A SSD on a SATA-2 computer dramatically increases performance & response, have SATA-3 SSD's installed in two SATA-2 notebooks, plus one PC. :)

 

With RAPID mode enabled, even more performance & better yet, less writes to the drive, as the technology uses up to 25% of one's installed RAM for everyday processes, such as Web browsing. Remember, regardless of type of RAM, it's still faster than the SSD itself, and why when performing a speed test with Crystal Disk Benchmark, unreal speeds are revealed. While I once thought this to be a gimmick, now know a little more about what RAPID does, and believe that any computer with a SATA interface (regardless of version) benefits. :thumbsup:

 

At today's pricing (less than $100 on promo) for many 250-256 GiB SSD's, where one gets the most speed & more allowed TBW. 120-128 GiB SSD's are kind of phasing out among OEM's, notably are slower (regardless of which SATA version installed in) & 250-256 GiB tends to be the 'sweet spot' for many consumers. Am considering grabbing another 256 GiB Samsung 850 Pro for myself, these has a 10 year warranty (versus $10-15 less for the 850 EVO with only 5 years), makes it a no brainer to step up at that price for the warranty alone. Plus the Pro version uses MLC NAND chips, while the EVO has TLC, the lowest cost, and therefore along with half the warranty, also half of the TBW before it goes into read only. However, only a small percentage of users will never come close to hitting that mark, especially if RAPID is enabled, although note that the driver can act buggy on some computers & has to be uninstalled, 

 

My 2011 model MSI FX603 has dual SSD's, removed the optical drive, and used a bay adapter to install the 2nd (although originally housed the OEM supplied HDD as a Data drive) & I have no regrets, reads & writes are around 265MB/sec (w/out RAPID). :)

 

pcpunk, here's the specs of your notebook, which is well equipped, although likely SATA-2, many 2011 model computers stuck with the standard. 

 

https://support.hp.com/us-en/document/c03144642

 

You'll find that a SSD gives fantastic performance, even on SATA-2. Don't take my word for this, run Crystal Disk Benchmark before & after upgrade, and if a Samsung 850 EVO or PRO with RAPID enabled, run once again & compare for yourself. :)

 

Cat


Performing full disc images weekly and keeping important data off of the 'C' drive as generated can be the best defence against Malware/Ransomware attacks, as well as a wide range of other issues.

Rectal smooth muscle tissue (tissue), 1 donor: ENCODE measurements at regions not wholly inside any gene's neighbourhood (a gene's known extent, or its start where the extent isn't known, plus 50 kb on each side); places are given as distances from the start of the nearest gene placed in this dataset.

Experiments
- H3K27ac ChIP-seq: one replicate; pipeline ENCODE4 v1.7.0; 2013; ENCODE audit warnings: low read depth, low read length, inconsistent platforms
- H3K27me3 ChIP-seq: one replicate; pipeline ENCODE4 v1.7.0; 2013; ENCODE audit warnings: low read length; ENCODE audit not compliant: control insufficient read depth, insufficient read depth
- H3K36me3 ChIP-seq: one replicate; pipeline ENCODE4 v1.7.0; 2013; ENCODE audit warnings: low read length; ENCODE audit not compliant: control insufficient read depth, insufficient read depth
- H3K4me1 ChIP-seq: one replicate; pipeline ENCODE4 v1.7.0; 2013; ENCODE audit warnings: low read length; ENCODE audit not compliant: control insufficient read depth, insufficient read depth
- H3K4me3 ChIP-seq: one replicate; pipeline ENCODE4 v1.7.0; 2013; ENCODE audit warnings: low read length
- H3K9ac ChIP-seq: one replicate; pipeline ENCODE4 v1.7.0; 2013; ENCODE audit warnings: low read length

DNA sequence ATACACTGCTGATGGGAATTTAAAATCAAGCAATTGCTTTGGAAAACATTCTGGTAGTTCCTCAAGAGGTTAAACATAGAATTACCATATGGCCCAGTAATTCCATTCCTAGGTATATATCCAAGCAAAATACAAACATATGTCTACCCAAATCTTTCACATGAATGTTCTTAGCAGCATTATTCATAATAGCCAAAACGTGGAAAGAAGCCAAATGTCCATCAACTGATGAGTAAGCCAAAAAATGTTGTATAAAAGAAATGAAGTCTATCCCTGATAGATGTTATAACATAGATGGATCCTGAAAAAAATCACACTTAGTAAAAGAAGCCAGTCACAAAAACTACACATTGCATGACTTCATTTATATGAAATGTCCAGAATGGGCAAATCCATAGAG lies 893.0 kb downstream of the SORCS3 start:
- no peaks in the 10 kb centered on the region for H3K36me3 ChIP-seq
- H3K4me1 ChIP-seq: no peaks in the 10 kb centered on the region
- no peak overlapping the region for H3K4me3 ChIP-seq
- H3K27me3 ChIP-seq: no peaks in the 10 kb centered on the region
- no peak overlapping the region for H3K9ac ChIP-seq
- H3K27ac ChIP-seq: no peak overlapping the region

#11 cat1092

cat1092

    Bleeping Cat


  • BC Advisor
  • 7,015 posts
  • OFFLINE
  •  
  • Gender:Male
  • Location:North Carolina, USA
  • Local time:09:50 PM

Posted 14 September 2017 - 05:33 AM

Hiya, punk.

 

Don't forget, there's at least 3 SATA standards. The original SATA-1 (up to 1.5 GBps); SATA-2 (up to 3 GBps); and the current SATA-3 (up to 6 GBps, as malwaredpc points out.)

 

SATA-drives are backwards compatible. A SATA-3 drive will happily run in a SATA-1 port, but you don't get the speed, obviously.

 

You can even get SSDs for the old IDE/PATA standard. OK, you're not getting the speeds which any of the SATA standards are capable of, but it's a hell of an improvement over an IDE/PATA HDD. The SSD in ye olde Dell lappie is transferring, on average, at 1100 MBps. That's almost 70% of SATA-1 speeds.....

 

 

Mike.  :wink:

 

+1! :)

 

I recently installed a 256GB Samsung 850 Pro in a lady's notebook that was SATA-1 that she cherishes as you do your HP, the benchmarks before & after upgrade were like the difference between day & night. :)

 

The old & dying drive installed would top at 40MB/sec, while the replacement SSD comes close to saturating SATA-1 speeds at just over 140MB/sec, a 3.5x speed boost. At today's pricing for SSD's, there's no reason to purchase a HDD as a boot drive, am getting ready to pull the trigger on a 240GB Crucial for $89.99 that has MLC technology with SLC acceleration. Most SSD's at this price has lower cost TLC chips, which I will no longer purchase. 

 

So even if your computer has SATA-2 ports, you'll still see a dramatic boost in speed (around 250-260MB/sec) versus around 100MB/sec, if that, of a HDD. :)

 

Cat


Performing full disc images weekly and keeping important data off of the 'C' drive as generated can be the best defence against Malware/Ransomware attacks, as well as a wide range of other issues. 


#12 pcpunk

pcpunk
  • Topic Starter

  • Members
  • 5,876 posts
  • OFFLINE
  •  
  • Gender:Male
  • Location:Florida
  • Local time:09:50 PM

Posted 14 September 2017 - 10:56 PM

This is from HWINFO:

Interface Speed Supported:              Gen3 6.0 Gbps

Current Interface Speed:                Gen2 3.0 Gbps

 

At this point, I know that it is capable of SATAIII, but the HDD is only capable of SATAII, so we'll see in the near future what is what.  Can't get SATAIII with SATAII HDD LOL.  

 

It's okay, as cat says it will really makes things faster anyhow, just trying to learn how to squeeze performance and know which pc to spend the money on first.

 

Thanks cat, definitely need to get one of those Samsung Pro's for my Dell Tower I think.  I have two SSD's now, but really need at least one more lol.  Don't know for which computer yet, and need to take a look at how I will approach my next install.